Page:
By the end of the day, I think everyone was smoked. We rolled into Spring Green well-done and STARVING. It was the hardest day EVER on my bike, I would have cheerfully eaten any of the various roadkill we passed in the last 50 miles. 7pm. 8pm. 9pm. FINALLY the pizza dude showed up. At that point – no one cared. We’d have eaten a dog turd or 10. Crap-ass pizza x 15. Thanks? I know that I ate (probably) an entire pizza in about 5 minutes. I hear that there were wings too, but they were set in front of Janisch and no one ever saw them again…
I’m excited and exhausted simultaneously. bc takes the lead on getting the fire going, and we’re in the happiest place on Earth. Again.
For the record, Ronnie James Dio once stayed at this hotel. He wants you to pull his finger.
Day 4: Rested, humbled, ready. Just 112 easy miles, only 3,000 feet uphill to go. No real climbs, just all rollers. I could go on and on, but honestly – you had to be there.
Did we have fun? We’ll never tell, but I’m guessing by the smiles that you already know the answer…
I think Jeremy McKinney’s second cousin Cat Stevens sang it best:
AKA: 14.5 Reasons Riding Bikes 500 Miles Will Make You More Awesome
The 2016 Windy 500 rolled out sort of on-time on Friday, July 30th at 8:20am-ish, 27 strong. Blake signed on again as our lead-out man.
We would have left earlier if not for a mystery deuce or two. No idea who was responsible, but I have my suspicions.
This ride is only a success because of the year-long pre-planning that goes into it, specifically from bc and McArdle. Our first stop was breakfast at Alma’s in Allenton. We were treated to a hot and ready breakfast buffet that would have made your momma cry. 30 or so guys had even made a recon run up to the restaurant 2 weeks earlier to make sure they’d be ready for us. Unbelievable.
With bellies sufficiently full we rolled on, destined for more food and drink. Most new guys scoffed at the fact that we all gain weight on this ride, yet post-ride scales generally register 5-6 pounds heavier (I was at almost +7). Next stop – salted nut rolls and PBR.
Next stop – MEXICAN FOOD! Roughly 80 miles in is the Oshkosh food stop. We filled the outdoor seating area and watched a massive amount of planes flying in and out of the EAA.
Parking was somewhat of a premium.
A very different scenario from the 4 random, haggard, unsupported cyclists that found this gem 6 years earlier. Hey, I think that’s the guy that took a big grumpy at my house before we left!
Alright, this is a bike ride after all. According to Strava, we covered over 515 miles in 4 days. We all stared at many a man-ass for hours at a time. I try to block that part from my mind.
Day 2 got us up and moving toward Escanaba. We had a number of bonus stops to make, so we got right to it. Random roadside bathroom breaks allowed Duwayne to pick up a hitch hiker destined for the border. He liked our group so much that he stayed on for the whole trip.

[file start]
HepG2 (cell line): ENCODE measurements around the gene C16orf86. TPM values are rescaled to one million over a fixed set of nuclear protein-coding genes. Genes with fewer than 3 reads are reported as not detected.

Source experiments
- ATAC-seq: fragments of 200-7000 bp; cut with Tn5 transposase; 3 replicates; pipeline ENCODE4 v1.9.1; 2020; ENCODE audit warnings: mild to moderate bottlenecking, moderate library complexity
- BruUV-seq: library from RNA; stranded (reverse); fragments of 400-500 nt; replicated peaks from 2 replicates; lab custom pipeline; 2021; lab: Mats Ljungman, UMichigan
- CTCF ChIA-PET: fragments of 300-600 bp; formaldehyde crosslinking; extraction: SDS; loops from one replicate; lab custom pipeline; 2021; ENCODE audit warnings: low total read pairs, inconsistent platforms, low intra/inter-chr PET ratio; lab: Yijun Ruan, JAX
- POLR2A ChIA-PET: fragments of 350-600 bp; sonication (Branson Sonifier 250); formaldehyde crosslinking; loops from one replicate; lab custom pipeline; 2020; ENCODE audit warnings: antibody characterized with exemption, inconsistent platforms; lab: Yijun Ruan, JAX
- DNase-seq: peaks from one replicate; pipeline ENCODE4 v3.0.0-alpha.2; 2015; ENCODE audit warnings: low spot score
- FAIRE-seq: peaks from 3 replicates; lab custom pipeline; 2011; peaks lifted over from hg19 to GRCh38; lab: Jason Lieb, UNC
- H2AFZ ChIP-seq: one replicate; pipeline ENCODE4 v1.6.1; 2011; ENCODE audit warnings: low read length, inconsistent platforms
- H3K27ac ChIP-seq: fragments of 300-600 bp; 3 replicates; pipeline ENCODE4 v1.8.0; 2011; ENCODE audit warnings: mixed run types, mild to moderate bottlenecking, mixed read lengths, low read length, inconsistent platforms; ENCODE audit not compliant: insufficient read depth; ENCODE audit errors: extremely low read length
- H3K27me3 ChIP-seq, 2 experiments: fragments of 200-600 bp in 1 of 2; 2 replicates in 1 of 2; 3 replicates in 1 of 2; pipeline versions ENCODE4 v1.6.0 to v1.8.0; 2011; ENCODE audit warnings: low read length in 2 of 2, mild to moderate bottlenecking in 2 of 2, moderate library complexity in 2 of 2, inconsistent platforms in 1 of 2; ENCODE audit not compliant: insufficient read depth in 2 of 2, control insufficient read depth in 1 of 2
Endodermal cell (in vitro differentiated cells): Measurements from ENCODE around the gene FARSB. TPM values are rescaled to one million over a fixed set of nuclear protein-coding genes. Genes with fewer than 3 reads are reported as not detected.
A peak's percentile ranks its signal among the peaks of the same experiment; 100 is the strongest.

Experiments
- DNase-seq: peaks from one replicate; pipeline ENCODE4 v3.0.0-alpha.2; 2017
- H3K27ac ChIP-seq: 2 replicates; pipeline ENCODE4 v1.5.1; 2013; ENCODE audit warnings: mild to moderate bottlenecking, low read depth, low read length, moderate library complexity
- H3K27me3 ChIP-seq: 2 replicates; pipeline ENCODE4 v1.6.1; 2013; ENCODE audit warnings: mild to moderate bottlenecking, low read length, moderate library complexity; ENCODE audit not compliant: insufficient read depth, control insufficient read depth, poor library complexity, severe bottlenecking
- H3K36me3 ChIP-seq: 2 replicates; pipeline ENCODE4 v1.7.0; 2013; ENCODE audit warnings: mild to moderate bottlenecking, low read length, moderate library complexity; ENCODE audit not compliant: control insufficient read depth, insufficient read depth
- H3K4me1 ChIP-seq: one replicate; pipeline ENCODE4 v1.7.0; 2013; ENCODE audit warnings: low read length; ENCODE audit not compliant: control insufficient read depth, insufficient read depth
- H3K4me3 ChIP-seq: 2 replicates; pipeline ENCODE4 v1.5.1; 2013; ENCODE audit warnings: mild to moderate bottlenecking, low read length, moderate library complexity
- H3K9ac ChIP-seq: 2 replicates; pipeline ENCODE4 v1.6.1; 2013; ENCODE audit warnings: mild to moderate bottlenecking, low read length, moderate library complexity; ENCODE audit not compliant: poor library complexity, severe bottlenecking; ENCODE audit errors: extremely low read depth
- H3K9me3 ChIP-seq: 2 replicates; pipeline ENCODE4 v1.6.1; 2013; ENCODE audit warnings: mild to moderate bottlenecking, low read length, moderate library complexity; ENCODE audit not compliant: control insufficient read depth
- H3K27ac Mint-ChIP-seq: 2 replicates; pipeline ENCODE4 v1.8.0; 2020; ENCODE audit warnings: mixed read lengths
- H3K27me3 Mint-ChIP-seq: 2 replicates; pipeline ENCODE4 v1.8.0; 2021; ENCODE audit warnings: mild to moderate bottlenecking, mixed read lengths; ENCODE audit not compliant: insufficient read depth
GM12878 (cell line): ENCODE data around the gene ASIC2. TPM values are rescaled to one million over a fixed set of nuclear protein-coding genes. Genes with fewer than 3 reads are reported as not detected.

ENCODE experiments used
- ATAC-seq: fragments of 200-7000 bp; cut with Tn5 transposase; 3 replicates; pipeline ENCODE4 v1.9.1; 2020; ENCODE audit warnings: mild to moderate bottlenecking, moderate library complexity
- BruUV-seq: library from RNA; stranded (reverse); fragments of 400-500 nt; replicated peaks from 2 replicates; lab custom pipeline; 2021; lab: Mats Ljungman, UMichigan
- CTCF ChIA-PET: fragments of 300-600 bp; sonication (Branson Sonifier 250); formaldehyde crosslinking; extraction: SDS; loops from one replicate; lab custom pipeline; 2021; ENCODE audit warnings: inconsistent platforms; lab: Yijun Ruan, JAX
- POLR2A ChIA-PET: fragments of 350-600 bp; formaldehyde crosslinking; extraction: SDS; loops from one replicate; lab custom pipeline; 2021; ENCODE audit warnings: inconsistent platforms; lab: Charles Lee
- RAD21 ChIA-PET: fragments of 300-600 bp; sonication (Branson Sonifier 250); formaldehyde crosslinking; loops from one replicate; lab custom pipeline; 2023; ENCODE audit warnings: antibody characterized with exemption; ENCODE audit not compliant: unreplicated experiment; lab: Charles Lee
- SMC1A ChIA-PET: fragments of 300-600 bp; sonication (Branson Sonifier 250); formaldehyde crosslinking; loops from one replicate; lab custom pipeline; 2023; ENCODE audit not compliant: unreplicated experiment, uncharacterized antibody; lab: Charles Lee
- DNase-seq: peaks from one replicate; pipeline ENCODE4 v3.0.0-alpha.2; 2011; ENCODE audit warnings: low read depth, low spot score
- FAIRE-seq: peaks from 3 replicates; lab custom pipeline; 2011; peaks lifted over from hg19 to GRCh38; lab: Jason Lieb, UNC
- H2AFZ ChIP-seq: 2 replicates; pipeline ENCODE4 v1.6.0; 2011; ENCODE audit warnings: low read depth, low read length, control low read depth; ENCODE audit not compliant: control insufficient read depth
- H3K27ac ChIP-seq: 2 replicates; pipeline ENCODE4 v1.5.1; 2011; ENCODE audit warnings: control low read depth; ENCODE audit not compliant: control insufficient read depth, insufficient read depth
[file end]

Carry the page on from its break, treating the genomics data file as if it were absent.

There are only 3 guidelines for the Windy 500:
Shortly after we cross into Michigan we stop at our favorite Mexican restaurant:
If you haven’t been there, you suck and you should not be allowed to reproduce.
Some day we may figure out that wearing the tightest clothes you have and eating until you can’t breathe, followed by riding bikes in the heat is a terrible idea, but I really hope we don’t. So, 2 miles later we went to Freddy’s Grandma’s to eat the world’s largest chocolate chip cookies.
Next stop – Bruguglio’s. Last year we had our only* crash. 2 minutes later the skies opened up and it started to pour. We were taken in by the kindness of a family at their lake-side cabin, so we decided to stop by again this year and deliver some of those world record cookies.
Day 2 – done. 116.6 miles. Running total – 253.7 miles.
* yeah, so… crashes. Only 1 “officially” in all Windy’s combined. Unless you count the 3-4 solo (stone cold sober) parking lot crashes in 2016. I can’t explain it. First Aid was administered to boo-boos and we rolled.
Saturday night we stayed in the dumpiest dump of all, complete with Glade Plug-Ins and a cold-plunge pool that was once a functioning hot tub. The town shuts down at sunset, so it was pizzas delivered to the conference/breakfast room for dinner.
Early Sunday morning Dr. Long treated a group of us to a very moving outdoor service, while sporting a Ben’s Cycle shirt. This year’s ride produced so many memorable things that it’s really hard to cram them all in, but this was definitely pretty high on the list.
Did I mention that we also rode bikes? Blah, blah blah.
Day 3, rolling, rolling rolling. Our longest day, 152.7 miles – running total 406.4 miles. Unbelievable, spectacular, unicorns and rainbows weather. 82° and a tailwind. We covered the first 100 miles like butter in a hot pan.
Day 4 – home. 109 miles – 515.4 miles all in.
We learned a lot along the way:
Lastly – don’t ever be the last guy to use the bathroom, or we’ll move the van and hide behind the gas station when you come out so you think we left without you.
Windy 500 2017 planning has already begun. It is becoming too amazing to contain. We may begin limiting spots. If you want in, raise your hand now or you may be left behind.